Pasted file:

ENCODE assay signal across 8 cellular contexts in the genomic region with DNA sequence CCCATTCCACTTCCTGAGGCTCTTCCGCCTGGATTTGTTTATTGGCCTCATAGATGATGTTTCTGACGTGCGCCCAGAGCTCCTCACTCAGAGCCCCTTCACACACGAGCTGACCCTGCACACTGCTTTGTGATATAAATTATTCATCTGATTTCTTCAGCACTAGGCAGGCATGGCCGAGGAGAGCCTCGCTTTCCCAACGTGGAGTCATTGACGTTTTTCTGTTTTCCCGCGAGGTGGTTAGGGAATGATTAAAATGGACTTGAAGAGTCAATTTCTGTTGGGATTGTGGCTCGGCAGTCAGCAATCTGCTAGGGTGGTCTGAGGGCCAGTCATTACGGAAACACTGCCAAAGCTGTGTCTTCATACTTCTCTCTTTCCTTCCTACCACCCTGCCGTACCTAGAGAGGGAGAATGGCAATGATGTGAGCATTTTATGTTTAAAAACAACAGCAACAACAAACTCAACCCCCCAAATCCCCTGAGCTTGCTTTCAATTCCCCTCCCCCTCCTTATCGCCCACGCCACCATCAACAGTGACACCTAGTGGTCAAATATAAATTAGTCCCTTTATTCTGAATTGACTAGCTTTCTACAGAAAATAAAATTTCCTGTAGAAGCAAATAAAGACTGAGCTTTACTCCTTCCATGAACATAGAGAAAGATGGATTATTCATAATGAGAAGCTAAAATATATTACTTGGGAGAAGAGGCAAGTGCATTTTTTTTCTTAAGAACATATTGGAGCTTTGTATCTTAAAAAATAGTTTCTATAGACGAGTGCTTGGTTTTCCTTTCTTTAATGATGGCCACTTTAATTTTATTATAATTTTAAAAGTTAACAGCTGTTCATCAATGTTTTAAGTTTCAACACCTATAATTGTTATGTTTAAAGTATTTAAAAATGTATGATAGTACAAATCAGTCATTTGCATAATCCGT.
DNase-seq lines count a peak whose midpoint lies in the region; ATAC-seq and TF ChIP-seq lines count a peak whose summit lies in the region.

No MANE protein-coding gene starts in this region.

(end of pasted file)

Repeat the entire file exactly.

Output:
ENCODE assay signal across 8 cellular contexts in the genomic region with DNA sequence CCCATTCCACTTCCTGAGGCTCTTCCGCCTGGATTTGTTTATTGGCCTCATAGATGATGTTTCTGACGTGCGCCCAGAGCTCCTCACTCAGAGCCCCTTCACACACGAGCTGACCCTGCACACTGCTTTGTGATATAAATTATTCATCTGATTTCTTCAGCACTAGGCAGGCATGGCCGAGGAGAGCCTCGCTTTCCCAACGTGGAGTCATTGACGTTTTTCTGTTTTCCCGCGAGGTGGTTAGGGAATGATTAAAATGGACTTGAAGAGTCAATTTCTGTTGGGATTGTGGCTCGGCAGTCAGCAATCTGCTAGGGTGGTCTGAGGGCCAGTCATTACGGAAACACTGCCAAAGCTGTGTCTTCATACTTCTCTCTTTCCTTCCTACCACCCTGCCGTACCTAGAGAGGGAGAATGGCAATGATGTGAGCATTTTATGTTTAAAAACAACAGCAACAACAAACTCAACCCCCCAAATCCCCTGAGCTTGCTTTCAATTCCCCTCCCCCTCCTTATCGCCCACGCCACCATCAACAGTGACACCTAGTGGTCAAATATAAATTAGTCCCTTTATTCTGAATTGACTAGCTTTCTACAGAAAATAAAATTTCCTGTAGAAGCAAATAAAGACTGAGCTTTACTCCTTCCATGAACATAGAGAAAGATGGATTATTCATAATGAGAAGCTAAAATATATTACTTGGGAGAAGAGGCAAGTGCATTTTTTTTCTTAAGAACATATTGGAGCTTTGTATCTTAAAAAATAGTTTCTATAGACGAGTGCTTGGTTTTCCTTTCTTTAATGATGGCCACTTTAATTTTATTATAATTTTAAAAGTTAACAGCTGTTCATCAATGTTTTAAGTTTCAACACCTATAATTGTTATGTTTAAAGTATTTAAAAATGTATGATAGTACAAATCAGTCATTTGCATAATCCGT.
DNase-seq lines count a peak whose midpoint lies in the region; ATAC-seq and TF ChIP-seq lines count a peak whose summit lies in the region.

No MANE protein-coding gene starts in this region.